The palm diminishes in beauty and size from the equator towards the temperate zones. The real palm-climate has a mean annual temperature of from 75° to 83° of Fahrenheit, that of England being about 50°. South America contains the finest portion of the Palm country; in Asia, the form is rarer; of the African Palms but little is as yet known, except one, the Date Palm (Phoenix dactylifera), the most important to man of the whole tribe, though far less beautiful than the other species; this prospers in the south of Europe, in countries the mean temperature of which is 61° to 65°. There is but one species really indigenous in this quarter of the globe, the Chamserops, found in Italy and Spain, as far as the fourth degree of North latitude; this is dwarfish, usually not exceeding seven or eight feet in height; hence, a real grove of palms is the certain indication of a tropical clime. In our cult, we have endeavoured to give an idea of one, but our readers must not imagine it to be any real scene, for we have combined species which are not found growing together in nature.
Next to the date-palm in importance to man, as affording him food, is the Cocoa-nut Palm (Cocos nucifera), which is nearly as handsome as it is useful, and it is familiar to the imagination of all, even though they may never have seen it, either in reality or in paintings. Who has not sympathized with the circumnavigators' delight, at first obtaining a supply of the refreshing fruit in the South Sea Islands, after a protracted voyage has confined them to salted meat and tainted water; and what boy even does not recall, at the very name of a cocoa-nut tree, Robinson Crusoe and his desert island?
Associated with Palms, in all tropical countries, is the Banana tribe, comprising, beside plantain or banana, Heliconias, Strelitzias, and Amomums, plants with short juicy stems, crowned with large delicate silky leaves. The Banana has been cultivated from the earliest periods, according both to tradition and history. There is no plant which yields so great a quantity of food with so little care of cultivation, and in so small a space. Humboldt has calculated that four thousand pounds of bananas are grown where only one hundred pounds of potatoes, or thirty-three pounds of wheat, could be raised; accordingly, in equinoctial Asia, Africa, and America, and in the islands of the Atlantic and Pacific, wherever the mean temperature exceeds 75°, this plant constitutes the principal food of the inhabitants.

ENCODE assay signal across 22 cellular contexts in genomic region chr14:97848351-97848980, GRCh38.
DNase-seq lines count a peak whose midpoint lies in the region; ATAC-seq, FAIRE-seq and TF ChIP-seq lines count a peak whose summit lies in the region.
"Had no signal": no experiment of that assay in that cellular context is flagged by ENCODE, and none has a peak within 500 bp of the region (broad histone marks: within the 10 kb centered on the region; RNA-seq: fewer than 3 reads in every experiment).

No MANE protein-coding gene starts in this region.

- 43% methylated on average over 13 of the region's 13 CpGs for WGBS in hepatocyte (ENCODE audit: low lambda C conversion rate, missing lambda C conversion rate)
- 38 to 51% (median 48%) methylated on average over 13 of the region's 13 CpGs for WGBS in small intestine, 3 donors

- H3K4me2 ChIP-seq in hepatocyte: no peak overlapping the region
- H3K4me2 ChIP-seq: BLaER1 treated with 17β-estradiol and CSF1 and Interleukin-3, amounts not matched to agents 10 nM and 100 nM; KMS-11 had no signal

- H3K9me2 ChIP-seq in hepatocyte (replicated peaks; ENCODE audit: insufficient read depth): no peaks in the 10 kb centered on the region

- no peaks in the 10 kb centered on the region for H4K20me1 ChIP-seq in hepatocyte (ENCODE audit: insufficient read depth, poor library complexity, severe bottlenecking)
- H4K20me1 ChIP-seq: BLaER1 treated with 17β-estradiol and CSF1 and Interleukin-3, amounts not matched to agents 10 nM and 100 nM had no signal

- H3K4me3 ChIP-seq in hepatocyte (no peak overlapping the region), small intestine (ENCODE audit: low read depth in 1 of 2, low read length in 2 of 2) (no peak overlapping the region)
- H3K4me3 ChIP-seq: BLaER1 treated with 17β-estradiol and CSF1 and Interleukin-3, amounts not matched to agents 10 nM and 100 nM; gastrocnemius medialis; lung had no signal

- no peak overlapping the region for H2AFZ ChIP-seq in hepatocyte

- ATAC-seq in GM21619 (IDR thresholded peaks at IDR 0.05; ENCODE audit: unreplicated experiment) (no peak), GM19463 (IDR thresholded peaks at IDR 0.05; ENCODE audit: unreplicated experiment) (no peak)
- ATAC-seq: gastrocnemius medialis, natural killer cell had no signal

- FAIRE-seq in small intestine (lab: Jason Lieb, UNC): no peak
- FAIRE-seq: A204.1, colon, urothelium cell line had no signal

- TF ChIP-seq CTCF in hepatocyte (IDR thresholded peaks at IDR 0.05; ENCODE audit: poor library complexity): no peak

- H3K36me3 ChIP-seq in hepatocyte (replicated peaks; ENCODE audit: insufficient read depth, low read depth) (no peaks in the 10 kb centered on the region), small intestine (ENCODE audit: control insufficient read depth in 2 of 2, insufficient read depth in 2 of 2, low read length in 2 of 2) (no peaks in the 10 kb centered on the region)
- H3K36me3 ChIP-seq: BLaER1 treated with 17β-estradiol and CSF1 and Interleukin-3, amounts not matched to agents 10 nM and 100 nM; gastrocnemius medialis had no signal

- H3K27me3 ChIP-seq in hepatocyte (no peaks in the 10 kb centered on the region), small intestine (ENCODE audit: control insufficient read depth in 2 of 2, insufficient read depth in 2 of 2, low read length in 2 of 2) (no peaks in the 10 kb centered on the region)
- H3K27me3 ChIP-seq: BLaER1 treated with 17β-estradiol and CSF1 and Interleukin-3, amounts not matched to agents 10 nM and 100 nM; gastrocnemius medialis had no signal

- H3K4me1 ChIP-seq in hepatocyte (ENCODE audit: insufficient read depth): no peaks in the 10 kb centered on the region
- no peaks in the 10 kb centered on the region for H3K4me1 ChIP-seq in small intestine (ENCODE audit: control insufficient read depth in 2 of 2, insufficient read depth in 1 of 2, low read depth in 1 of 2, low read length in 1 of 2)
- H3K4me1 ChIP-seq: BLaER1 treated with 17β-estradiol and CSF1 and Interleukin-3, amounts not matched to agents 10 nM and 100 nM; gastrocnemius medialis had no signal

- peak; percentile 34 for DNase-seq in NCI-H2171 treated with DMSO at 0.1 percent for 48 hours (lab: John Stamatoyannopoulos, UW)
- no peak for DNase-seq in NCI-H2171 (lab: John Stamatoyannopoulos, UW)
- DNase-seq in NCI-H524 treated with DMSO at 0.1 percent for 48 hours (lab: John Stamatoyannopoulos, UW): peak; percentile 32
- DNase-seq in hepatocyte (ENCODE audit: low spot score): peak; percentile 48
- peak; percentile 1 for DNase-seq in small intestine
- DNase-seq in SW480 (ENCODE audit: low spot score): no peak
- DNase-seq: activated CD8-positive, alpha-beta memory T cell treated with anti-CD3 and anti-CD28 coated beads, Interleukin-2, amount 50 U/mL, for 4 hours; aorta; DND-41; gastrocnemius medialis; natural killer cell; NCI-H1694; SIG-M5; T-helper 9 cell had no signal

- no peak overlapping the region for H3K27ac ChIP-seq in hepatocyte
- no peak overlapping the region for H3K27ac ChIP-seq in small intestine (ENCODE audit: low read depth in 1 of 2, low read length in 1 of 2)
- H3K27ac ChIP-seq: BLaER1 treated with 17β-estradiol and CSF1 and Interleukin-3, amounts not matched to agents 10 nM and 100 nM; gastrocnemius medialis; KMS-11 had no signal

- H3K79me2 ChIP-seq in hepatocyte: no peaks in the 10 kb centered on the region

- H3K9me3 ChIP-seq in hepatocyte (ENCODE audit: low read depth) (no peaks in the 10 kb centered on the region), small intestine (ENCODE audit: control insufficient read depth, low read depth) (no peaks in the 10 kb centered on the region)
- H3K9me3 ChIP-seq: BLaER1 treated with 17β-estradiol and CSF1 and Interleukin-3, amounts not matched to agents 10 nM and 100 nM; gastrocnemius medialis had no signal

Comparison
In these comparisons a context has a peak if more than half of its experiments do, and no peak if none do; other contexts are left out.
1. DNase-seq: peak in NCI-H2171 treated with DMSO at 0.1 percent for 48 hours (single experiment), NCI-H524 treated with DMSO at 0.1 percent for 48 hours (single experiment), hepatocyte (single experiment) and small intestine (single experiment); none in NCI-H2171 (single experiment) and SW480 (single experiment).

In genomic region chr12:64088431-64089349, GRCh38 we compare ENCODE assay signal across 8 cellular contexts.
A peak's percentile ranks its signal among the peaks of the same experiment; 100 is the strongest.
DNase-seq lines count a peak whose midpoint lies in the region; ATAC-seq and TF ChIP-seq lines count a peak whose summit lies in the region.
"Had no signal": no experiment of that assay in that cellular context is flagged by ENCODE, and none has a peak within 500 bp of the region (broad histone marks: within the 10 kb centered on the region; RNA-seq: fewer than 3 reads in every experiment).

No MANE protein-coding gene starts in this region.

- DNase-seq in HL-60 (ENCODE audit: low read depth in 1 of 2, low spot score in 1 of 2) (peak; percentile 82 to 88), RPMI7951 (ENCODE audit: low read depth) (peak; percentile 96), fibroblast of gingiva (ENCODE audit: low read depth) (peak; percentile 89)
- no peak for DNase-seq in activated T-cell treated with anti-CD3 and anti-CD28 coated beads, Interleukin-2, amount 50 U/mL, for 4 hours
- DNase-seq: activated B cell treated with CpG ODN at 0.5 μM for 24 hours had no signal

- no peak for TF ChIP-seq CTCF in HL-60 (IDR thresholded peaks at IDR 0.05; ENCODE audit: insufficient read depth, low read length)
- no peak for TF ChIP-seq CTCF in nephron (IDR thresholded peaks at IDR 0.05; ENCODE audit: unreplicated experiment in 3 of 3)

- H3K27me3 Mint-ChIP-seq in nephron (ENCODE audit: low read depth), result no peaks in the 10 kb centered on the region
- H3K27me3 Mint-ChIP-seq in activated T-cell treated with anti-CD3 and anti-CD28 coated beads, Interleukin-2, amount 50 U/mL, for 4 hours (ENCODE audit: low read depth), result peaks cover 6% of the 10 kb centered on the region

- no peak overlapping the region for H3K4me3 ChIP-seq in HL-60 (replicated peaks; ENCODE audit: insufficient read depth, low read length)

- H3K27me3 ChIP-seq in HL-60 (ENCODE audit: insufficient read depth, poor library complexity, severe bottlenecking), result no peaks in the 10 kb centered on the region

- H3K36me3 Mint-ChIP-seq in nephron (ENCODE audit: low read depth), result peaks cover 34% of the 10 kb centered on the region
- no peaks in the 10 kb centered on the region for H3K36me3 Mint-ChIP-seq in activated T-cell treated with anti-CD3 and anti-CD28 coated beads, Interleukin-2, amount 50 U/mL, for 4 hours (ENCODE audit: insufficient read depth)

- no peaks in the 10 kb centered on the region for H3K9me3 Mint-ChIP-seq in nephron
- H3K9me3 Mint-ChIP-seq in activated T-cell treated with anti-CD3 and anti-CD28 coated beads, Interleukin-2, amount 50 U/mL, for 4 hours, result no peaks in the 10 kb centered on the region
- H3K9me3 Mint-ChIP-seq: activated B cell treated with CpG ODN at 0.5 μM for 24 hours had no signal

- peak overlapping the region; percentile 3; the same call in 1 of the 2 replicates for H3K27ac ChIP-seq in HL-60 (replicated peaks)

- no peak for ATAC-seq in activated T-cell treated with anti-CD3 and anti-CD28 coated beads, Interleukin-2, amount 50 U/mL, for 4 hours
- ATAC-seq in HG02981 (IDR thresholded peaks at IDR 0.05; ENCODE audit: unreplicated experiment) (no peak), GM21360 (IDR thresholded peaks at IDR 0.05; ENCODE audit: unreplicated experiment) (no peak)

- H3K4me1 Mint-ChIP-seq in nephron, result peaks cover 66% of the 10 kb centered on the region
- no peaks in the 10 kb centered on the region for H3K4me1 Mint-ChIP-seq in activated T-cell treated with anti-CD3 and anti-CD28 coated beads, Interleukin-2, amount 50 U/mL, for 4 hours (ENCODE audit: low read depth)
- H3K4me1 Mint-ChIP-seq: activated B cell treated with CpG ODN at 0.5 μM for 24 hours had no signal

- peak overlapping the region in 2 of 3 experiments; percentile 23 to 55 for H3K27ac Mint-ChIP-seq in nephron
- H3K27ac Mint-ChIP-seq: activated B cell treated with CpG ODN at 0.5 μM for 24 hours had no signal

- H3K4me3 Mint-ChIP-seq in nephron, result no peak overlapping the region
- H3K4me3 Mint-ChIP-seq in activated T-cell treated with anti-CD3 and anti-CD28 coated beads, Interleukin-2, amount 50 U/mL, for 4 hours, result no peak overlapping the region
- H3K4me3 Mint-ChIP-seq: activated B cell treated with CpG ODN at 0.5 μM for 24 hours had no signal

The original country of the banana is unknown; Asiatic mythology places it on the Euphrates, or at the foot of the Himalaya chain, just as Grecian fable assigns the fields of Enna, in Sicily, as the birth-place of the Cerealia, or grain-bearing grasses; but if the widely diffused cultivation of the last-named plants produces, in northern climates, monotonous fields and meadows, that of the banana, in the hot marshy countries of the tropics, widely diffuses one of the noblest and most graceful forms of the vegetable kingdom.
There is a large division of plants which do not bear flowers, and which are not propagated by seeds, as those are which do. These vegetables are small, especially in colder climates; they include the Moss, the Fungus, the Lichen, the Sea-weed, and others; but there is one tribe, the Ferns, which enters into our list, from some species of it being tree-like in port in warm latitudes; in ours they are low, though beautiful and graceful plants. They have, in early times, been considered as mysterious, and many poetic attributes have been given to them, which probably originated from their secluded station, and in the physiological peculiarity before mentioned, which in their case was obvious from their size, while it was overlooked in the diminutive moss, or fungus, or sea-weed, which indeed, in those days, were hardly considered as belonging to this natural kingdom. Some ferns are thirty to forty feet high; but, though confined to tropical regions, they do not bear great heat, and are, consequently, found on mountainous ridges, where, in shady places of South America, they are found accompanying the trees which yield the febrifugal barks. The stems of the ferns are not so slender as those of palms, and their foliage is more delicate and complex; but otherwise there is a resemblance between them, which may be traced even in the humble and well-known ferns of our country, adorning woody glades and shady lanes, where they have attracted the sympathy and attention of poets, to whom they have especially been deer'.